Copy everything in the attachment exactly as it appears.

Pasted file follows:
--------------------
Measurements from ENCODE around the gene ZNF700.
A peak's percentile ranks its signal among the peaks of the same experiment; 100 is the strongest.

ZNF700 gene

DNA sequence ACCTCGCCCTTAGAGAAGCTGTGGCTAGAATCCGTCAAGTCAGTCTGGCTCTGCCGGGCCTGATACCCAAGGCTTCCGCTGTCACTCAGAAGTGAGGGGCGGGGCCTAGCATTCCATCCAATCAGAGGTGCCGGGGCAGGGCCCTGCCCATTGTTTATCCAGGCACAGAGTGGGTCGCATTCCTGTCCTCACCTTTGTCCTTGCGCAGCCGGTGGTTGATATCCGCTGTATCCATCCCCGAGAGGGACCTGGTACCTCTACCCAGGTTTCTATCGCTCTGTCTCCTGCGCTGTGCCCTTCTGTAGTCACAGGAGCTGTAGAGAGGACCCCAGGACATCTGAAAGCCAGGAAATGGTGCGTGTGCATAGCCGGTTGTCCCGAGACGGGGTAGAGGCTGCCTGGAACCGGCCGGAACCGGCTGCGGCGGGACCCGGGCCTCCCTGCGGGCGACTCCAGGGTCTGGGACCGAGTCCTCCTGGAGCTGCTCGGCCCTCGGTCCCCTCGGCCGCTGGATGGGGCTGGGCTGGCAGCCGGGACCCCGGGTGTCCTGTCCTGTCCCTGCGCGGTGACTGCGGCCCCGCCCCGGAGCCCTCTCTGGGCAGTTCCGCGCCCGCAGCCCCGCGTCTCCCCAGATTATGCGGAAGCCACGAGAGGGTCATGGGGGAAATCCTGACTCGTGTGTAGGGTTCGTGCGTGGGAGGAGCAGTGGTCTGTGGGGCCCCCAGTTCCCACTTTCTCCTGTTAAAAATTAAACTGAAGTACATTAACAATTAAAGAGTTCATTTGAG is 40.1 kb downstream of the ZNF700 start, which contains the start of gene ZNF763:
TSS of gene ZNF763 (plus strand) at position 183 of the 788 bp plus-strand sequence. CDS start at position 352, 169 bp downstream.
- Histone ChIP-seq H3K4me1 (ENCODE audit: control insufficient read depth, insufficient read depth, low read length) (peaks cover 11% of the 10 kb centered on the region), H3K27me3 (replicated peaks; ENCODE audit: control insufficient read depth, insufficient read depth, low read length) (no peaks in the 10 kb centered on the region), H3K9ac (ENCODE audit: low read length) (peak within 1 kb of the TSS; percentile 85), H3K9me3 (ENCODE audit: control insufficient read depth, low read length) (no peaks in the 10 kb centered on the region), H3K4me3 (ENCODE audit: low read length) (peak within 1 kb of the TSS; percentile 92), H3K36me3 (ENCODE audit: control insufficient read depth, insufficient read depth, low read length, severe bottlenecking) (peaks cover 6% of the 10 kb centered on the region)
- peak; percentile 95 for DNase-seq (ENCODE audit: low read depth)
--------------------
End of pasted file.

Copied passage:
Measurements from ENCODE around the gene ZNF700.
A peak's percentile ranks its signal among the peaks of the same experiment; 100 is the strongest.

ZNF700 gene

DNA sequence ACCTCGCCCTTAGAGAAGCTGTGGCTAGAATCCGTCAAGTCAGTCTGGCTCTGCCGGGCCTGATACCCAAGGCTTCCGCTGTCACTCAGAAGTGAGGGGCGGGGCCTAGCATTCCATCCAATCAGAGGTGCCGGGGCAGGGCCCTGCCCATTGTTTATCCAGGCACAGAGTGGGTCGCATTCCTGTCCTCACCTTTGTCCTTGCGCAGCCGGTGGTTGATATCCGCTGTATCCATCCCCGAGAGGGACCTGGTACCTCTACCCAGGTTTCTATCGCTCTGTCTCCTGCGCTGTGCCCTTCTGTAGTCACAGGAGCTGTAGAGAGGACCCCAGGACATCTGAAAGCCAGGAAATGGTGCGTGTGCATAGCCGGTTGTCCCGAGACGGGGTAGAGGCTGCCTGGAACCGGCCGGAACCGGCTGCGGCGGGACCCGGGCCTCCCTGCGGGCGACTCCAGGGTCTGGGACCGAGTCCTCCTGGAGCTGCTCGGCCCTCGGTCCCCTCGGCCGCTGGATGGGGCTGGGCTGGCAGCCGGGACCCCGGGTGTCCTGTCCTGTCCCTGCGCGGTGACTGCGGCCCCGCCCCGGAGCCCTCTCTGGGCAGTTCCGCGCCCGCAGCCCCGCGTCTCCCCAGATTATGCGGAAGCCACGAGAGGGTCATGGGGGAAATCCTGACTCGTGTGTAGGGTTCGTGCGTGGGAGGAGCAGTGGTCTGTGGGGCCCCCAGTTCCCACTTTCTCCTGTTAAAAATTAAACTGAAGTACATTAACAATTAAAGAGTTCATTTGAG is 40.1 kb downstream of the ZNF700 start, which contains the start of gene ZNF763:
TSS of gene ZNF763 (plus strand) at position 183 of the 788 bp plus-strand sequence. CDS start at position 352, 169 bp downstream.
- Histone ChIP-seq H3K4me1 (ENCODE audit: control insufficient read depth, insufficient read depth, low read length) (peaks cover 11% of the 10 kb centered on the region), H3K27me3 (replicated peaks; ENCODE audit: control insufficient read depth, insufficient read depth, low read length) (no peaks in the 10 kb centered on the region), H3K9ac (ENCODE audit: low read length) (peak within 1 kb of the TSS; percentile 85), H3K9me3 (ENCODE audit: control insufficient read depth, low read length) (no peaks in the 10 kb centered on the region), H3K4me3 (ENCODE audit: low read length) (peak within 1 kb of the TSS; percentile 92), H3K36me3 (ENCODE audit: control insufficient read depth, insufficient read depth, low read length, severe bottlenecking) (peaks cover 6% of the 10 kb centered on the region)
- peak; percentile 95 for DNase-seq (ENCODE audit: low read depth)